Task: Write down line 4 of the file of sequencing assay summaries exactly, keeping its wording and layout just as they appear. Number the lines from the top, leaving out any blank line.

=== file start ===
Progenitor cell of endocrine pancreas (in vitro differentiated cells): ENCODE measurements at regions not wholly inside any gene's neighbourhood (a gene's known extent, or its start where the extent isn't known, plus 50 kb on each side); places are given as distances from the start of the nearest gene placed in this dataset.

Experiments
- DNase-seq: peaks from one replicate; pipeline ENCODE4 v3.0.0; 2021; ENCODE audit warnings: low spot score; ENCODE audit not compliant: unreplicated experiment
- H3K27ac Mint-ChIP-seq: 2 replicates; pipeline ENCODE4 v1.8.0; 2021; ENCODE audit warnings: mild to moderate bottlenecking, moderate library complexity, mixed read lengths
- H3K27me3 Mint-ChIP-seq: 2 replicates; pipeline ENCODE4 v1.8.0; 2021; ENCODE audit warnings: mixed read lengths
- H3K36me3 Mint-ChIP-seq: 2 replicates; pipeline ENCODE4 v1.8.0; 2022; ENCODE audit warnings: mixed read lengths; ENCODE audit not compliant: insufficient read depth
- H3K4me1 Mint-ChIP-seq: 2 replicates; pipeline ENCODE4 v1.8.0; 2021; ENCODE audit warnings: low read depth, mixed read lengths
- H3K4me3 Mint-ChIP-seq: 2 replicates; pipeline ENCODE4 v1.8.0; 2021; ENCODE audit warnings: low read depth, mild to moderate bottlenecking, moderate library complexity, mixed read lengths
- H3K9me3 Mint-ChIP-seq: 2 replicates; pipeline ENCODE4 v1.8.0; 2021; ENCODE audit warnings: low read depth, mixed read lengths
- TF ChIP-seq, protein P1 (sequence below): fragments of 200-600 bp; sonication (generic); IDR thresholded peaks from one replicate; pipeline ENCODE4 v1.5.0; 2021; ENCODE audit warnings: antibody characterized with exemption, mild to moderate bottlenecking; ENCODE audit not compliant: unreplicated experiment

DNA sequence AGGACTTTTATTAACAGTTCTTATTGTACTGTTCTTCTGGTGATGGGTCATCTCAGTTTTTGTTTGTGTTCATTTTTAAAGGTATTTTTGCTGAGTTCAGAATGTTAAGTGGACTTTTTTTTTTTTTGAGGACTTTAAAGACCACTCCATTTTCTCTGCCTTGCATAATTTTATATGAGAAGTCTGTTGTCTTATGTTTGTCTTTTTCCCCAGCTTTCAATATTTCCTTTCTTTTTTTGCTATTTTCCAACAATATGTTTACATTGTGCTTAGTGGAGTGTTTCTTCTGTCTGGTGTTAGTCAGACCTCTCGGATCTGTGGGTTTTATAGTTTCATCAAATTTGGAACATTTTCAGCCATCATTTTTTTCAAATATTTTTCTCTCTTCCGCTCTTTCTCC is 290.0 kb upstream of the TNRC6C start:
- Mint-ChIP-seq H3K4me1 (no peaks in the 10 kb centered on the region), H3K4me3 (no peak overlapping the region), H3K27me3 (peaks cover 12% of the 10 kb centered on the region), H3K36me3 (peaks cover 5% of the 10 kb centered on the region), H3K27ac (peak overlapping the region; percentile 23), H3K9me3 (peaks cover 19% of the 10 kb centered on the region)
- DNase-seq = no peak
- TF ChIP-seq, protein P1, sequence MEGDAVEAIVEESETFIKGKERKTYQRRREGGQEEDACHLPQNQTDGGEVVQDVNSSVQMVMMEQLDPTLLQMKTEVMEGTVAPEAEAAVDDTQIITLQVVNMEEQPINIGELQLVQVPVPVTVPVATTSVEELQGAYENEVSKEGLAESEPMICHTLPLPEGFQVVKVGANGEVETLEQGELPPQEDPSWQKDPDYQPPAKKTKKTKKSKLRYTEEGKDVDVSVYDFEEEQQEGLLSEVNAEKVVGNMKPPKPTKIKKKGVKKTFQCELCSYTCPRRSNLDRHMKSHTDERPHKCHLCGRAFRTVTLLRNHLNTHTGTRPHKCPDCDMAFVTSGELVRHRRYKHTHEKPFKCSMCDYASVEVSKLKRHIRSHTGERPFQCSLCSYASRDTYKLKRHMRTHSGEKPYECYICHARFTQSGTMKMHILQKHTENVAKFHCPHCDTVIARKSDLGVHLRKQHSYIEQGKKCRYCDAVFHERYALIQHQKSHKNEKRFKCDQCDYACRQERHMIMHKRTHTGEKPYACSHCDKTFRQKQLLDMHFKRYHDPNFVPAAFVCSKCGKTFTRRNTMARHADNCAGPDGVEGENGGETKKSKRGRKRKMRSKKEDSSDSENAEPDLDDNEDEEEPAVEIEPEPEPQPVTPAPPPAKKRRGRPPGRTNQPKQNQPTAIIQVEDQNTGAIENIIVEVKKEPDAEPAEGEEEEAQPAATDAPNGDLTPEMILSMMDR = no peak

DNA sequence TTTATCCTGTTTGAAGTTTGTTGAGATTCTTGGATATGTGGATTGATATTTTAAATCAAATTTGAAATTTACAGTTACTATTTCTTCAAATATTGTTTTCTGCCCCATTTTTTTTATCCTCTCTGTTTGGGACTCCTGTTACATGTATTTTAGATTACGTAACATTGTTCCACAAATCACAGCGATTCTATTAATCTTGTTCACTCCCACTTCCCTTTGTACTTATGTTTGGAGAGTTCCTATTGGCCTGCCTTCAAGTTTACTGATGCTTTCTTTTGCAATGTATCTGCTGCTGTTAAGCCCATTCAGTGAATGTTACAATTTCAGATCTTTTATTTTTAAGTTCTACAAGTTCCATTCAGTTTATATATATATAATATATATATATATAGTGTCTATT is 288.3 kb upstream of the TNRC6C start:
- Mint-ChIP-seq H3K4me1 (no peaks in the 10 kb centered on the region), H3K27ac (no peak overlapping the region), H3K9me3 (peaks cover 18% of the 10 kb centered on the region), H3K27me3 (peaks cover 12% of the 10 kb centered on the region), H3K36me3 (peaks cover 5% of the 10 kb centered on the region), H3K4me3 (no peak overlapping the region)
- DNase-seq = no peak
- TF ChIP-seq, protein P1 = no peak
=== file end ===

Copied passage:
- H3K27ac Mint-ChIP-seq: 2 replicates; pipeline ENCODE4 v1.8.0; 2021; ENCODE audit warnings: mild to moderate bottlenecking, moderate library complexity, mixed read lengths